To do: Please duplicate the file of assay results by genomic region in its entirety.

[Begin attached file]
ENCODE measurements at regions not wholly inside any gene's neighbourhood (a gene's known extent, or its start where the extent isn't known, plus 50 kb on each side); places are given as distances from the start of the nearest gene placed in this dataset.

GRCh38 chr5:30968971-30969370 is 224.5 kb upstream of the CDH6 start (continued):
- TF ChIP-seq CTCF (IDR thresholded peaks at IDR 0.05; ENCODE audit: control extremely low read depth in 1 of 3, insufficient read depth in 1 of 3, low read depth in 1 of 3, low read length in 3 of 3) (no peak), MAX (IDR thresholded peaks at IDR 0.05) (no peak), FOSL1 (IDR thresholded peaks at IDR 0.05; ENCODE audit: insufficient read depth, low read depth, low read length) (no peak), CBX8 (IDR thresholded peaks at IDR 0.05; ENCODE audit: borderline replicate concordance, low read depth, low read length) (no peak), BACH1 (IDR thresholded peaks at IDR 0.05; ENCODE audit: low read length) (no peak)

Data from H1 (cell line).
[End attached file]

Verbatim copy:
ENCODE measurements at regions not wholly inside any gene's neighbourhood (a gene's known extent, or its start where the extent isn't known, plus 50 kb on each side); places are given as distances from the start of the nearest gene placed in this dataset.

GRCh38 chr5:30968971-30969370 is 224.5 kb upstream of the CDH6 start (continued):
- TF ChIP-seq CTCF (IDR thresholded peaks at IDR 0.05; ENCODE audit: control extremely low read depth in 1 of 3, insufficient read depth in 1 of 3, low read depth in 1 of 3, low read length in 3 of 3) (no peak), MAX (IDR thresholded peaks at IDR 0.05) (no peak), FOSL1 (IDR thresholded peaks at IDR 0.05; ENCODE audit: insufficient read depth, low read depth, low read length) (no peak), CBX8 (IDR thresholded peaks at IDR 0.05; ENCODE audit: borderline replicate concordance, low read depth, low read length) (no peak), BACH1 (IDR thresholded peaks at IDR 0.05; ENCODE audit: low read length) (no peak)

Data from H1 (cell line).